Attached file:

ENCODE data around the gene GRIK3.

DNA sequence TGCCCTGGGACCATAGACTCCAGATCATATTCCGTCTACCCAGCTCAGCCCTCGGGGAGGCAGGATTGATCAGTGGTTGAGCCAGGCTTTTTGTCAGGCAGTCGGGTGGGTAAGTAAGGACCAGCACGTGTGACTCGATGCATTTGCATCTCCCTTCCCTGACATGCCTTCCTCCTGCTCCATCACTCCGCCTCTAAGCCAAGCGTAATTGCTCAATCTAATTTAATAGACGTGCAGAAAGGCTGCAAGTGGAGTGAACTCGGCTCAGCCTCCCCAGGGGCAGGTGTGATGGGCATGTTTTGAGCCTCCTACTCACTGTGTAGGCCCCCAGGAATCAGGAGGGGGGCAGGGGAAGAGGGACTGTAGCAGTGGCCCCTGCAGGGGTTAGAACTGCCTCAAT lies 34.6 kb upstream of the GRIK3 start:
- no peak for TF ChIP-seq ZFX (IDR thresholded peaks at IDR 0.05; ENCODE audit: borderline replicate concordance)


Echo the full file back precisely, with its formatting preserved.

ENCODE data around the gene GRIK3.

DNA sequence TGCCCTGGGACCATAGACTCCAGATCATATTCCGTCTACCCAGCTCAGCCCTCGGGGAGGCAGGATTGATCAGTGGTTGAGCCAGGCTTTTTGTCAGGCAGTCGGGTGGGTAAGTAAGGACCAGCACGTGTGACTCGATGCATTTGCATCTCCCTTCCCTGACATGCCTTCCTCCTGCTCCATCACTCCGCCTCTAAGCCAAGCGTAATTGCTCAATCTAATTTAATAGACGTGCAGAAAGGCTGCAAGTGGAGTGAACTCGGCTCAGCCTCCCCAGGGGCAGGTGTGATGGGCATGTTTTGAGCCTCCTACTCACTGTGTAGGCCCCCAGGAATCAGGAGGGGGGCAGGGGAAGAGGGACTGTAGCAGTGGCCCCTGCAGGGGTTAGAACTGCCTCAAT lies 34.6 kb upstream of the GRIK3 start:
- no peak for TF ChIP-seq ZFX (IDR thresholded peaks at IDR 0.05; ENCODE audit: borderline replicate concordance)